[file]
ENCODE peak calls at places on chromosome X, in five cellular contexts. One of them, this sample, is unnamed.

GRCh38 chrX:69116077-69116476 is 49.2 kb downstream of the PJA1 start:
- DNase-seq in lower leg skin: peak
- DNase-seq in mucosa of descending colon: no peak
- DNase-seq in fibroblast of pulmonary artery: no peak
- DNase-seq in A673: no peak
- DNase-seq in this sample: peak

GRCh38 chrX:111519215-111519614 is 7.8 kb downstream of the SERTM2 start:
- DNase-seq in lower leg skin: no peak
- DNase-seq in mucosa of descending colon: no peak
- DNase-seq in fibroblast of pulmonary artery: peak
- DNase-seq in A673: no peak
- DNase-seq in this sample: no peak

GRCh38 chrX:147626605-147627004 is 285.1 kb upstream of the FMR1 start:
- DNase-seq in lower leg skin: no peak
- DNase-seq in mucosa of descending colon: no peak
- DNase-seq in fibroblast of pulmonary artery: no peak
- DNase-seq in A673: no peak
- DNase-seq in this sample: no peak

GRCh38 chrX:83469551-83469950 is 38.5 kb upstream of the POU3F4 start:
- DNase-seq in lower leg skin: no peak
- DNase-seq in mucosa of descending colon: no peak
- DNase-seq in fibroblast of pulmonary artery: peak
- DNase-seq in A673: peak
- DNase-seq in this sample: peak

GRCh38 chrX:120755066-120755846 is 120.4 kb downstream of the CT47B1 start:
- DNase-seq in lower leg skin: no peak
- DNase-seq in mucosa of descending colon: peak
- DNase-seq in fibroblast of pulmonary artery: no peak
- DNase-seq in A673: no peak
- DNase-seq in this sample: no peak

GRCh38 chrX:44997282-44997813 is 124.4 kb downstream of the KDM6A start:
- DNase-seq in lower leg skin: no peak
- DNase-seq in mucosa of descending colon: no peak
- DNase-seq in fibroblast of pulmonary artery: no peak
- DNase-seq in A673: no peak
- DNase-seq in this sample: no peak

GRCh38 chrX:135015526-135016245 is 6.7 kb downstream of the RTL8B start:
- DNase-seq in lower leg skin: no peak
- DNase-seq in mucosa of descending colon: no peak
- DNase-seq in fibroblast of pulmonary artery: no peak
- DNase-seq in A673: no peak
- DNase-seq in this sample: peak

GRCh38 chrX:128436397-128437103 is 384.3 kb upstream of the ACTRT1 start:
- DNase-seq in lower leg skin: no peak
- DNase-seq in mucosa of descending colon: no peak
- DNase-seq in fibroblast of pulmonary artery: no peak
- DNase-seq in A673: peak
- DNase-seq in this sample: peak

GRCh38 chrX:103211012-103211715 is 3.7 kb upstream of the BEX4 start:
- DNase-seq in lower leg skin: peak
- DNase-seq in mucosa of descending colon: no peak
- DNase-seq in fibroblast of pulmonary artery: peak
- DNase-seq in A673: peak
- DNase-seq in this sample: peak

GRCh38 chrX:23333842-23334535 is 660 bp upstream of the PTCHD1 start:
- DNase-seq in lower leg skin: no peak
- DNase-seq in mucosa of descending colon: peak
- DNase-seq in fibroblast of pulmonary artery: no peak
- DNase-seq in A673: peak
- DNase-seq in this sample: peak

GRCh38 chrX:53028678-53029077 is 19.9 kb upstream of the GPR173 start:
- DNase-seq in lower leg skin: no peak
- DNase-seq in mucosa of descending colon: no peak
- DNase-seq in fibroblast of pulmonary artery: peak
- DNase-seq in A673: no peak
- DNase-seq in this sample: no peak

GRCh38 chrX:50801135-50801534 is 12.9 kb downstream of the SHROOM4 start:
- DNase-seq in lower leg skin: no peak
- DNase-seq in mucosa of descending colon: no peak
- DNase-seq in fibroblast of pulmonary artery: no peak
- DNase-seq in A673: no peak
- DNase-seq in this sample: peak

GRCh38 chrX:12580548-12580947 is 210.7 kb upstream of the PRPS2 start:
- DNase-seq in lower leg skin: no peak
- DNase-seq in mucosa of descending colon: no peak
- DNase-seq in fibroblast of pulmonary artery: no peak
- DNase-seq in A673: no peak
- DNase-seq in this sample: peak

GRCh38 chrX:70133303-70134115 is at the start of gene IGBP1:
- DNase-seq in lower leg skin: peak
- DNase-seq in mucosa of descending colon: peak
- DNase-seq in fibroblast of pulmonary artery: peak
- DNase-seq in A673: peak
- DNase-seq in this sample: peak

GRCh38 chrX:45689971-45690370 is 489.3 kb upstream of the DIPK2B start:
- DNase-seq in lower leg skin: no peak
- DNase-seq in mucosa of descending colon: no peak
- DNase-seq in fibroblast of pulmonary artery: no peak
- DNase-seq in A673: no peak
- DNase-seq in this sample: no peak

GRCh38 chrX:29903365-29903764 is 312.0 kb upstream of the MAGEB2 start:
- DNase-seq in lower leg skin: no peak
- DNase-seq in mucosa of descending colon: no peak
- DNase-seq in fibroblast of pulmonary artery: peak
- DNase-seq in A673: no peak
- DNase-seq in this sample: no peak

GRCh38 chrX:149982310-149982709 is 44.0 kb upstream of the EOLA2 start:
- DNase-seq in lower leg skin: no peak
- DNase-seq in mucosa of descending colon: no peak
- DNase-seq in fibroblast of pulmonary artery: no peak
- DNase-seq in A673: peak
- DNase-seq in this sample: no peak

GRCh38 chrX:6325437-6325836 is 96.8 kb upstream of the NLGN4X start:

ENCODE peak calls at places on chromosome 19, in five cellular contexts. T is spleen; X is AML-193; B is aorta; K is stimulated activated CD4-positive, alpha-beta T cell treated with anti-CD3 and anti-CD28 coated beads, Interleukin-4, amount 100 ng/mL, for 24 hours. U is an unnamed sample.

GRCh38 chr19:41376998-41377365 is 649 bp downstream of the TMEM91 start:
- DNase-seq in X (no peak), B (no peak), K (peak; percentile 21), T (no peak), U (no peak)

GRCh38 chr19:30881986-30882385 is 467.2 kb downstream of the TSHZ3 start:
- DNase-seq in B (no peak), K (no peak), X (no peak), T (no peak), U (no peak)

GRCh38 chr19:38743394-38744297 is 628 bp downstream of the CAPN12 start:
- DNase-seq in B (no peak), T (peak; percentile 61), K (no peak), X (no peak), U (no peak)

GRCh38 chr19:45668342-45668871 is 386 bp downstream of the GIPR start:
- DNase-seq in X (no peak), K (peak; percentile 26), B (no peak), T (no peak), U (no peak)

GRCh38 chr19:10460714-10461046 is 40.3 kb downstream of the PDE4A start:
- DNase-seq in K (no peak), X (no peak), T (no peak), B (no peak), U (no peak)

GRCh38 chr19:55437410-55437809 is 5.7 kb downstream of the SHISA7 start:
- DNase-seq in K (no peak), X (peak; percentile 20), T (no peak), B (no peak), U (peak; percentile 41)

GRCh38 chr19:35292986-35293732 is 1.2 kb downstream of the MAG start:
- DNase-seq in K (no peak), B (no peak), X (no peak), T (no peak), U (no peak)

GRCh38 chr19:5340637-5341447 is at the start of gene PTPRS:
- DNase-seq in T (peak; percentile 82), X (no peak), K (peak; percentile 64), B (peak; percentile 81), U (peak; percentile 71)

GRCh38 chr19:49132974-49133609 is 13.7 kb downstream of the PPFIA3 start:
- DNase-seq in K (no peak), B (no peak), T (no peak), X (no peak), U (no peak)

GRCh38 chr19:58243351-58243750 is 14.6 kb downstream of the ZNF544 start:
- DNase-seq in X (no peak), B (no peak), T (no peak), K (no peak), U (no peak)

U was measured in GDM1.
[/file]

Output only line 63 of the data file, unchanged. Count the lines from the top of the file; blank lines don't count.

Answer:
- DNase-seq in lower leg skin: no peak